Why learn about ecosystems?

David Robinson is lead educator on The Open University’s free online course, “Introduction to Ecosystems.” Here, he discusses how humans interact with the environment and why we should recognise the importance of learning about it. 

A taster from this free online course  © The Open University/BBC

Humans have an impact that is felt worldwide. We interact with our environment in a myriad ways, often without thought to the consequences. An ecosystem is a group of organisms and non-living components linked by processes of energy transfer and cycling of components and, unless we understand the links, we cannot limit damage, conserve or restore.

This emphasises that the study of ecosystems is a core part of biological science. We need to recognise the importance of studying ecosystems, define them and their components, and investigate how they work.

Understanding the links between species

I regard the understanding of links between species as a key skill that anyone interested in the natural world should develop. Through “Introduction to Ecosystems,” I hope I can convince you that ecosystems are not “a thing apart.”

We are, ourselves, a key species in almost all ecosystems on the planet. It won’t be possible for us to conserve and restore everything and so, with an understanding of ecosystems, comes a responsibility for taking hard decisions. When debating how – or even whether – we should conserve a particular species in danger of extinction, knowledge of the place of that species in an ecosystem is vital.

Correctly identifying plants and animals

Revealing links between species requires correct identification of plants and animals. Through “Introduction to Ecosystems,” you will be able to start by collecting a few photographs and uploading them to the iSpot website, where the iSpot community can help you identify the organisms that you have photographed. The website can give you links between your observations and other species.

10,000 observations were posted to iSpot by learners on the course between November 2013 and January 2014. Each observation has a date and place, so information about distribution and seasonal changes can be deduced from this continually growing data set.  For example, an observation of a fungus from Kent, photographed in December, posted by a learner was identified with help from the community as Chondrostereum purpureum – the silver leaf fungus.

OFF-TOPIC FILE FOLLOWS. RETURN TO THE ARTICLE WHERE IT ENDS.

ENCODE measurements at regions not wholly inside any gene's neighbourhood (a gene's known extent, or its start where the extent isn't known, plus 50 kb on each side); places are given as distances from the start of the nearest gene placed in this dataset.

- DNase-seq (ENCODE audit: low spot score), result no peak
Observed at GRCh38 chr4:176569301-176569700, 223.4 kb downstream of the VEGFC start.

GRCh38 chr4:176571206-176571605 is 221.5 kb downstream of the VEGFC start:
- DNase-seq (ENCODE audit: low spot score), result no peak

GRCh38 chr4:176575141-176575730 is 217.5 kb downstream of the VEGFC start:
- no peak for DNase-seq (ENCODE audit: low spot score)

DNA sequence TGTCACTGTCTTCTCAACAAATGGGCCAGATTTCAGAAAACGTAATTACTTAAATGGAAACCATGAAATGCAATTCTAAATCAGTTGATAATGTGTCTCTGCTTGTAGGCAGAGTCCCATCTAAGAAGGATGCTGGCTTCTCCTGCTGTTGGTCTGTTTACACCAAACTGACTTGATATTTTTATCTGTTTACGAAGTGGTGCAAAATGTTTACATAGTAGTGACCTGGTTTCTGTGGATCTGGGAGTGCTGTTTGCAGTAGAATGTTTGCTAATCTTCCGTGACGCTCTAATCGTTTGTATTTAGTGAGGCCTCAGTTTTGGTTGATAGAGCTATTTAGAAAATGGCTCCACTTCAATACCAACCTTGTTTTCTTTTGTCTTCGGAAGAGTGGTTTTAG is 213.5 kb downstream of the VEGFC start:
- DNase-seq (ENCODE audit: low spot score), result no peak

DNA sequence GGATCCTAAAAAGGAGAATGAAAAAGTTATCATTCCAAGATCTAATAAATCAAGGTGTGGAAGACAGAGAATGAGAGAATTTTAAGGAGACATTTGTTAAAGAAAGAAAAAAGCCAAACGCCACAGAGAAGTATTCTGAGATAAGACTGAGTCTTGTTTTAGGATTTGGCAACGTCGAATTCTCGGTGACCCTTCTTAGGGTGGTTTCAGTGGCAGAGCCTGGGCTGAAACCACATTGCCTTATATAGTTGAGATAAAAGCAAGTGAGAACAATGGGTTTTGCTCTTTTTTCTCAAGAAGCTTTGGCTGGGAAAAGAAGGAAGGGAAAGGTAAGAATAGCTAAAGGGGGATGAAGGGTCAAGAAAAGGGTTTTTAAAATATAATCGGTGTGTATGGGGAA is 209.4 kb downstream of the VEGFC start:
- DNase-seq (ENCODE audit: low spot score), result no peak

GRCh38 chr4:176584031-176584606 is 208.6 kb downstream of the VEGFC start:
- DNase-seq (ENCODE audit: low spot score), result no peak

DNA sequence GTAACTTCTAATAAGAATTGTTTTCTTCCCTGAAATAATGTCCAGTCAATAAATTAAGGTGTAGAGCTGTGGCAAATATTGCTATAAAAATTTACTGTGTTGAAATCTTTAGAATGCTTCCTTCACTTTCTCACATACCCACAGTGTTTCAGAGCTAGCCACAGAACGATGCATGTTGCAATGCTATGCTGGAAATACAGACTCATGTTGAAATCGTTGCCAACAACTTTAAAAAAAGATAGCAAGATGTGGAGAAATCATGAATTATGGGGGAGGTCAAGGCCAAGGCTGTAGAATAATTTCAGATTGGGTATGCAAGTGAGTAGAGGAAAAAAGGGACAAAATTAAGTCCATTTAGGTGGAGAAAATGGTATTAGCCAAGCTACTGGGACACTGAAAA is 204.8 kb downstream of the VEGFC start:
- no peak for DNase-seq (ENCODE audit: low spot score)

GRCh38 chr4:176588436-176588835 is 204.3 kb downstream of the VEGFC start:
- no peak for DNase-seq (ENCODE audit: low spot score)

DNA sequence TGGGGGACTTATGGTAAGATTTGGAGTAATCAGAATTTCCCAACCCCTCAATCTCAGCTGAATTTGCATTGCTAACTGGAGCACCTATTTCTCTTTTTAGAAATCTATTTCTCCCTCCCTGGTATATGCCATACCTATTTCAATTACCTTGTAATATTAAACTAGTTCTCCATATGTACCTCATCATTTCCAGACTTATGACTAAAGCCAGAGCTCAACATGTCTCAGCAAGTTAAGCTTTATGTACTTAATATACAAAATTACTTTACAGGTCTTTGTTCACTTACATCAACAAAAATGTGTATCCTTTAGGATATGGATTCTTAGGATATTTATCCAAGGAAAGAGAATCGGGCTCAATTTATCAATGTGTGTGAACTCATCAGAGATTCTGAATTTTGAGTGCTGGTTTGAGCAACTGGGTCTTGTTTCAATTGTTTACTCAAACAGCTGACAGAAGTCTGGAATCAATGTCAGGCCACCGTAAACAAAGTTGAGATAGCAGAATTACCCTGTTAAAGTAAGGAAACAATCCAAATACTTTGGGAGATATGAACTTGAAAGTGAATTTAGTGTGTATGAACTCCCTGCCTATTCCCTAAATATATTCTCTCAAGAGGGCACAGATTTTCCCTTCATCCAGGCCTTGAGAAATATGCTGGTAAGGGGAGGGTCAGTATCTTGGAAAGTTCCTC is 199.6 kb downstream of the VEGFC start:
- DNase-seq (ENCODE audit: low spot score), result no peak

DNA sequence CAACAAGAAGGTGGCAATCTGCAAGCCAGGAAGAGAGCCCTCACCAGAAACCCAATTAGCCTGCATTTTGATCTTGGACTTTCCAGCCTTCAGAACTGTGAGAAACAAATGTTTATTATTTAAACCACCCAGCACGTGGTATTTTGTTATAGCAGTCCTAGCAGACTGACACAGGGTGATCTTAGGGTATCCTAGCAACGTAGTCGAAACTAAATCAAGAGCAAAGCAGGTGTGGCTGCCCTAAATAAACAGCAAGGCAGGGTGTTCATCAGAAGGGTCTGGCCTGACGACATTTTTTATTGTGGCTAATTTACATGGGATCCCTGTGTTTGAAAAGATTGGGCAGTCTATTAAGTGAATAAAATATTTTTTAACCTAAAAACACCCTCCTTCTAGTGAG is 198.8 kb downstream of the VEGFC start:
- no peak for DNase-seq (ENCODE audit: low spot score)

iSpot works by bringing together a community with a shared interest in the natural world and a wide range of different skills and experiences. It adds to our knowledge of the world around us and helps develop the ability to identify organisms.

I often tell my students that almost every time I spend a day in the countryside I see an animal or plant, a bit of behaviour or an interaction between species that is new to me. I hope that my fascination with the natural world – the reason that I guide you through this course – will encourage you to go out into your local area and view it through fresh eyes.

Want to know more? Join the free online course “Introduction to Ecosystems” now.

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Comments (8)

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  • Melese

    Environment and ecosystems have a directly relationship

  • adyn clipfell

    sorry i left that as that

  • adyn clipfell

    you guy tat commented before me is crazy.

  • adyn clipfell

    the flying squirrels can not fly that far

  • Aaron Kehl

    Awesome video with the flying squirrels. I have had chickadees flying right by me on one occasion and land feet away from me. It was amazing. This flying squirrel experience must have been even better!

  • Donald Sexton

    A intriguing matter that comes to mind is the similarities & distinctions among the various species of flying squirrel, sugar glider, bush baby (Galagos), Lemur & such pro-simians such as Loris, along with other organisms that I may omit … much beyond initial appearance. Diversity!

  • Steven Magil

    What a wonderful insight introduction to the course. I think just love it.

  • Violet

    Do we tag the photos. What is the hashtag?